2. Cherian joined the petitioner's service In 1934 as an apprentice in a tea factory, and In 1935, he was promoted as a timekeeper. In 1939 he was promoted as assistant tea-maker. He has also acted as head tea-maker In leave vacancies. According to the petitioner, the circumstances under which he was sent back as timekeeper In 1961 are the following: From 1951-62 onwards, the yearly confidential reports received by the petitioner regarding Cherian's work contained adverse remarks. Towards the end of 1961, the visiting agent of the petitioner Inspected the factory In which Cherian was working. He was questioned about various aspects of tea-manufacturing; and It was found that he did not even know many of the elementary things relating to the manufacture. Thereafter Cherian was called to the headquarters office; and the Industrial relations officer of the petitioner explained to cherian that, since the annual reports regarding his work were adverse for a number of years, and also because he was not able to answer elementary questions regarding the manufacture of tea to the visiting agent, It was no longer possible for the petitioner to keep him as a tea-maker. Cherian understood the position, and accepted the decision of the petitioner to transfer him to another as a time keepar without any deduction In emoluments. According to respondent 2, Cherian's transfer was a punishment Imposed without any justification and without any enquiry; and It was an act of victimization. It denied that the petitioner was getting adverse remarks about Cherian; and contended that the existence of such adverse remarks, If any, had never been brought to the notice of Cherian, and that he was not given an opportunity to meet or explain the same. Regarding the interview of the visiting agent of the petitioner with Cherian, respondent 2 stated that the interview was at a time, when Cherian was mentally upset by the death of his brother, and that the wrong and wars said to have been given to him under such circumstances did not constitute a sufficient ground for the demotion of Cherian, who had 22 years of service as assistant tea-maker, and was due to be promoted as head tea-maker. Respondent 1 found that the action taken against Cherian was a punishment, that. the petitlonar's contention that it was done with the consent of Cherian was not sustainable, that no enquiry was conducted before the said punishment was effected, and that the petitioner did not place sufficient materials before respondent 1 to Justify the said action. The petitioner's learned Counsel contended before me that respondent 1's finding that the action of the petitioner amounted to a punishment was without any basis and perverse, and that Cherian's transfer was a bona fide action made by the petitioner in its business Interest.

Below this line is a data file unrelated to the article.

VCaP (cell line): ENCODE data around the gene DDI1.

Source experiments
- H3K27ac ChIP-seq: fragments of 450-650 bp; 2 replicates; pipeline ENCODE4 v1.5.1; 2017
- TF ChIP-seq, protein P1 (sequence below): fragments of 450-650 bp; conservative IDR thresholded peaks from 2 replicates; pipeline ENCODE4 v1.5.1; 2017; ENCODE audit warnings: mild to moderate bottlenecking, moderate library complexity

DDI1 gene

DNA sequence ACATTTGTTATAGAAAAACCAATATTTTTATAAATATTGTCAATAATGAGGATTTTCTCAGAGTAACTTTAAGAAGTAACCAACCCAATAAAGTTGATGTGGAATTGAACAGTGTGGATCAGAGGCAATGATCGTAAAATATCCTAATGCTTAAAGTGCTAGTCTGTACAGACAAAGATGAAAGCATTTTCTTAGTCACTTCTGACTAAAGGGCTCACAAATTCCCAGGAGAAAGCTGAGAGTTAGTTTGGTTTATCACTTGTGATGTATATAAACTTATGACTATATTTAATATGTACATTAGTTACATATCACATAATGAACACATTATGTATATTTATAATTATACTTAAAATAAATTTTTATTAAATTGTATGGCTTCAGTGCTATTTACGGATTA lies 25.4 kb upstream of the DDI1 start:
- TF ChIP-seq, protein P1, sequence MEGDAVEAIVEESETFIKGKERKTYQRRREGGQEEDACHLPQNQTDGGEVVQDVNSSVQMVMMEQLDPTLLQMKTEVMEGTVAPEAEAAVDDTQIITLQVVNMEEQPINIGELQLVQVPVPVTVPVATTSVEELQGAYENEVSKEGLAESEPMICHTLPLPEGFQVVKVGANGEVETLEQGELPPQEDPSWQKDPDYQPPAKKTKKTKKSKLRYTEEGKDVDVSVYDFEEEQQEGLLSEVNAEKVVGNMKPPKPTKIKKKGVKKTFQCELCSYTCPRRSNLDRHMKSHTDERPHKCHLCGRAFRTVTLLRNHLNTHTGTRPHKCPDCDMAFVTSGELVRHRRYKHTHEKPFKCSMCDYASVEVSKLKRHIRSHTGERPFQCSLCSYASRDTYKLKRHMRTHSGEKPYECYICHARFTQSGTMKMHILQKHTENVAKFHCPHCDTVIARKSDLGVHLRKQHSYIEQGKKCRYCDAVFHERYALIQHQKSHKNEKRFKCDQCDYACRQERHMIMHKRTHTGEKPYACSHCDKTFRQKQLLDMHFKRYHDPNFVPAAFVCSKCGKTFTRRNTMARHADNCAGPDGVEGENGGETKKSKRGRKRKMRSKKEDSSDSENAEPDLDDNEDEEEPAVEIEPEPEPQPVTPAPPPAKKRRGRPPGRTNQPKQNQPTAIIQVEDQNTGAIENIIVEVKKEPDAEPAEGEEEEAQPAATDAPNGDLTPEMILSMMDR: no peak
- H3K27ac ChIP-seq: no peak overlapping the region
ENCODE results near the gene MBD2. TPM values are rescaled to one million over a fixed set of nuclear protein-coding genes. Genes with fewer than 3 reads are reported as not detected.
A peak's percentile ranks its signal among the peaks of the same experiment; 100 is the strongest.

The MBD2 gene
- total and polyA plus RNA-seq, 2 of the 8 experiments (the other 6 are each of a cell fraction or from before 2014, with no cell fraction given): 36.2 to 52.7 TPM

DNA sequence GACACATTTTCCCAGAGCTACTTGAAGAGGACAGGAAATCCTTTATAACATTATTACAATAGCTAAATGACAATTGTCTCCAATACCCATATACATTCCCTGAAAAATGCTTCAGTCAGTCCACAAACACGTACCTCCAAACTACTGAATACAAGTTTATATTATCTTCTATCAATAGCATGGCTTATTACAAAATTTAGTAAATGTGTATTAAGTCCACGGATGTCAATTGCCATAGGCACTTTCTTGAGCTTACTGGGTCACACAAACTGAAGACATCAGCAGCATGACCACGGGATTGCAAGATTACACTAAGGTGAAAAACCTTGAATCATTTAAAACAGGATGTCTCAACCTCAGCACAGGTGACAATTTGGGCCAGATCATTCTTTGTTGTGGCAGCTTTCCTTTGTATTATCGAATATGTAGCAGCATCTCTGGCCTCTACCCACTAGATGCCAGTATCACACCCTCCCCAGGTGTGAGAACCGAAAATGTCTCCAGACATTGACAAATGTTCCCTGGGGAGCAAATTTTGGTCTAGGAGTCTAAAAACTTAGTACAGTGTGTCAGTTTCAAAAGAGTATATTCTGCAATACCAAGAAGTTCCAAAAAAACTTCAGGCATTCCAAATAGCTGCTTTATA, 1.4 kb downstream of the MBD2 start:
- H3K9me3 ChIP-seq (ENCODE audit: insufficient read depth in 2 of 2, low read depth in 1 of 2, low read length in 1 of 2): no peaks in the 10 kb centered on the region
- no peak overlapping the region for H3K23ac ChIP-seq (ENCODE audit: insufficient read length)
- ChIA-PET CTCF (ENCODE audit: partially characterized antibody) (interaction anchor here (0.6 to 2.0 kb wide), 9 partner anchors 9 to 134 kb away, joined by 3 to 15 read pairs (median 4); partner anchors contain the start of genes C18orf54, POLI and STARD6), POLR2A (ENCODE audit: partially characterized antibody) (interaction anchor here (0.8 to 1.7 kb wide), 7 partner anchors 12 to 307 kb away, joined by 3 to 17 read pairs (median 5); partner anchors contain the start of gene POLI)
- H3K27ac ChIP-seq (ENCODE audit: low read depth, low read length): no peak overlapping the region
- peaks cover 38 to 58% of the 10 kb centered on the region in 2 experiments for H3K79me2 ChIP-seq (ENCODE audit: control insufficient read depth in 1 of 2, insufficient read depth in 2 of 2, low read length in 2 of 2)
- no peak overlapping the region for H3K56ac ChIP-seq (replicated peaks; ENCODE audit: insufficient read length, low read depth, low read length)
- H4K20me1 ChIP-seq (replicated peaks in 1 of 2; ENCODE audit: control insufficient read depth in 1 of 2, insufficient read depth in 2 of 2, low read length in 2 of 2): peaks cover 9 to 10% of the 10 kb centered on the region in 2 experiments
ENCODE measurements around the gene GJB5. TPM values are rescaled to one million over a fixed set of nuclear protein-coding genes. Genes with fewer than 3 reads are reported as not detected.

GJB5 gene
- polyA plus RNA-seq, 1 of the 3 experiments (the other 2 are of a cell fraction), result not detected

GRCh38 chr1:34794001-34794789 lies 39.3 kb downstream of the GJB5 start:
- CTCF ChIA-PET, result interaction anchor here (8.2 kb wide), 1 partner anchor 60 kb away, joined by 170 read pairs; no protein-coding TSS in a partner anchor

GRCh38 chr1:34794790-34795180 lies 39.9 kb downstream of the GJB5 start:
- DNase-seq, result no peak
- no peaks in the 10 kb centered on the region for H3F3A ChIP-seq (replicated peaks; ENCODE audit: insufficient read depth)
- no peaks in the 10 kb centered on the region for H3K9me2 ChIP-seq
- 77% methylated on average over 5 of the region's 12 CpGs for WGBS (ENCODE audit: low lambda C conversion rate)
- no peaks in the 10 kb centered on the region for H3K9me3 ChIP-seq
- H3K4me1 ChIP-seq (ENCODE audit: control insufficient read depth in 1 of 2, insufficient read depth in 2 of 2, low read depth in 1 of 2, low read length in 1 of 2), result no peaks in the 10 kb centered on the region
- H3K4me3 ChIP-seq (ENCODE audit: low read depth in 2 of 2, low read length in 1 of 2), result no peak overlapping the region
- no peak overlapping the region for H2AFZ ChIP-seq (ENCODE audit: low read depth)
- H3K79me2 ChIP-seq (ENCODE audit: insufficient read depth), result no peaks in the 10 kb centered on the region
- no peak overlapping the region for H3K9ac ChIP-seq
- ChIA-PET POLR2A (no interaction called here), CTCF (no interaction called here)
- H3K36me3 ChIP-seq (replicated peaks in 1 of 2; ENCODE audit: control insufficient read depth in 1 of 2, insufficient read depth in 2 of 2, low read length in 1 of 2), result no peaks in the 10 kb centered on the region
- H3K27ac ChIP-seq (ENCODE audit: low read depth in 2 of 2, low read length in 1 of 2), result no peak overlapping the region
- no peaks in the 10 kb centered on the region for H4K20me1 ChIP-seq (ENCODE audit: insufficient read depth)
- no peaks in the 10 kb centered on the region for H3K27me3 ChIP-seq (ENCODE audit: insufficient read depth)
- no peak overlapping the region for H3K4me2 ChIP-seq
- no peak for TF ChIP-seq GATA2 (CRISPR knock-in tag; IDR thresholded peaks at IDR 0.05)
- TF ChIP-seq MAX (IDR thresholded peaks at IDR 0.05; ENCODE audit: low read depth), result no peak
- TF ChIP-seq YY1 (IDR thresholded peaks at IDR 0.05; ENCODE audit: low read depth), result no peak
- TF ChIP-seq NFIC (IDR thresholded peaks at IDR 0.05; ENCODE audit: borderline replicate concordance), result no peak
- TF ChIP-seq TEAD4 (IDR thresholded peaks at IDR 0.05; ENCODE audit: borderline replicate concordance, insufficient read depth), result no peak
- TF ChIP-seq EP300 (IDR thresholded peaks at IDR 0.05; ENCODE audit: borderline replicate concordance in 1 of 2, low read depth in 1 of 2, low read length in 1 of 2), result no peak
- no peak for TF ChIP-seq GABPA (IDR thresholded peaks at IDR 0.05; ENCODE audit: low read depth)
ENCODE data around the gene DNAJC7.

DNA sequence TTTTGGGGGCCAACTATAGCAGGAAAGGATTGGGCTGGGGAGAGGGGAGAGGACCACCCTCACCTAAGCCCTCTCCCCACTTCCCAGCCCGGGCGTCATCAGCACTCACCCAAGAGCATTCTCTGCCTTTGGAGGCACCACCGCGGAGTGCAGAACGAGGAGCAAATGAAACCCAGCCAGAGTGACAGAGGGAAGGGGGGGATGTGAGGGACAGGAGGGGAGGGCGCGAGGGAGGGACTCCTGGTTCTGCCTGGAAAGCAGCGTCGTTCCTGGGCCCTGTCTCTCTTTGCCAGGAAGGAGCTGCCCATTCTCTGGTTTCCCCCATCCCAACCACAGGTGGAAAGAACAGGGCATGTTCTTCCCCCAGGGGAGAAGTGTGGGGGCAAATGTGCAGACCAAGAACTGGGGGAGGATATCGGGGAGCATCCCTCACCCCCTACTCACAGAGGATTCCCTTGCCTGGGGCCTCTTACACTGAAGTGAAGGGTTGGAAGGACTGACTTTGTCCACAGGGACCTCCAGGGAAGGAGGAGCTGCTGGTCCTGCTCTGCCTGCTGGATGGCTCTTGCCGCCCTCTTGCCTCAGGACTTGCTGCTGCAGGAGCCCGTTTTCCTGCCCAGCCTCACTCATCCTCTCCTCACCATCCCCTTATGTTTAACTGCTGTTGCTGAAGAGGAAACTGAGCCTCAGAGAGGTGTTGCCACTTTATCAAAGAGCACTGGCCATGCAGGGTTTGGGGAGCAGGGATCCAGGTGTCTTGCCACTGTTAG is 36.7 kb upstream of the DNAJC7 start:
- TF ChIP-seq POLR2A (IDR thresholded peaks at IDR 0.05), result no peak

3. The reasons for and the circumstances under which Cherian was transferred as a timekeeper are best stated In the letter which the petitioner wrote to Cherian on 21 November 1961. This letter Is extracted in Ex. A; and it reads as follows: